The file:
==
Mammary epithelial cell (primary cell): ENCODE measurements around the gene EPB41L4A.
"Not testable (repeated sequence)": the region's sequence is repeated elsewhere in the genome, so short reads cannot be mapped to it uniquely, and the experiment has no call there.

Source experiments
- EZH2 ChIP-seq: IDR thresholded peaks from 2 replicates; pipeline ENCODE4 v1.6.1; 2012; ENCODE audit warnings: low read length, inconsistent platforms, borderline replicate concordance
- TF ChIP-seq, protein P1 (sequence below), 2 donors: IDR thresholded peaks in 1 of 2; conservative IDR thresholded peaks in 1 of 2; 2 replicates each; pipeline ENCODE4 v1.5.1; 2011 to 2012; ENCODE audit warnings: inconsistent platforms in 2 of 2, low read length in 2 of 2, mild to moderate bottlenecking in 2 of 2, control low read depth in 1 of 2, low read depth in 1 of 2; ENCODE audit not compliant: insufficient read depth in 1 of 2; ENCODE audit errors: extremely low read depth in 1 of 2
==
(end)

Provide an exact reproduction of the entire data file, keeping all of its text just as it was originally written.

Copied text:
Mammary epithelial cell (primary cell): ENCODE measurements around the gene EPB41L4A.
"Not testable (repeated sequence)": the region's sequence is repeated elsewhere in the genome, so short reads cannot be mapped to it uniquely, and the experiment has no call there.

Source experiments
- EZH2 ChIP-seq: IDR thresholded peaks from 2 replicates; pipeline ENCODE4 v1.6.1; 2012; ENCODE audit warnings: low read length, inconsistent platforms, borderline replicate concordance
- TF ChIP-seq, protein P1 (sequence below), 2 donors: IDR thresholded peaks in 1 of 2; conservative IDR thresholded peaks in 1 of 2; 2 replicates each; pipeline ENCODE4 v1.5.1; 2011 to 2012; ENCODE audit warnings: inconsistent platforms in 2 of 2, low read length in 2 of 2, mild to moderate bottlenecking in 2 of 2, control low read depth in 1 of 2, low read depth in 1 of 2; ENCODE audit not compliant: insufficient read depth in 1 of 2; ENCODE audit errors: extremely low read depth in 1 of 2